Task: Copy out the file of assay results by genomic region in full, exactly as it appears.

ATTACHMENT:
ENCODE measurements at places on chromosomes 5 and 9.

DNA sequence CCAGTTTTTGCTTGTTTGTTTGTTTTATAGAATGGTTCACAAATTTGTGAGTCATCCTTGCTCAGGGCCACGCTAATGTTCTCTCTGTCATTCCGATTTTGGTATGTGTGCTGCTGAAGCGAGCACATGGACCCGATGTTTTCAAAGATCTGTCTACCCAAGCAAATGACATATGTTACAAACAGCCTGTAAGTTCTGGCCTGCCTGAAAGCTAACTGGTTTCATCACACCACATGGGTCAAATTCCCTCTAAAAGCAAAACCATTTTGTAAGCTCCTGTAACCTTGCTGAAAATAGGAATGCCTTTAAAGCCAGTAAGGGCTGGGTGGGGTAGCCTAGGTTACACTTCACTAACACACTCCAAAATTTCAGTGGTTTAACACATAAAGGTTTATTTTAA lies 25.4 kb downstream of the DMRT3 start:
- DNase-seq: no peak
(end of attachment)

ENCODE measurements at places on chromosomes 5 and 9.

DNA sequence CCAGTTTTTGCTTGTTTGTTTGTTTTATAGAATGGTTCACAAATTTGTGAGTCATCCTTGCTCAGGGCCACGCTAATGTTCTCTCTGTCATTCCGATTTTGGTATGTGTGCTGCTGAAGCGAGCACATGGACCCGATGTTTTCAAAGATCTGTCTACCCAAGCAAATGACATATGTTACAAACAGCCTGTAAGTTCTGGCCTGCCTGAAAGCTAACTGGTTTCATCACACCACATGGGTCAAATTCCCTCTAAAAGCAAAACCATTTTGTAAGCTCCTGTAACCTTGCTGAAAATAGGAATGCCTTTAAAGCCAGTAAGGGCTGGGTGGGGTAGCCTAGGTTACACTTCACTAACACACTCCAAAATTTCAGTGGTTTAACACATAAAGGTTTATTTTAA lies 25.4 kb downstream of the DMRT3 start:
- DNase-seq: no peak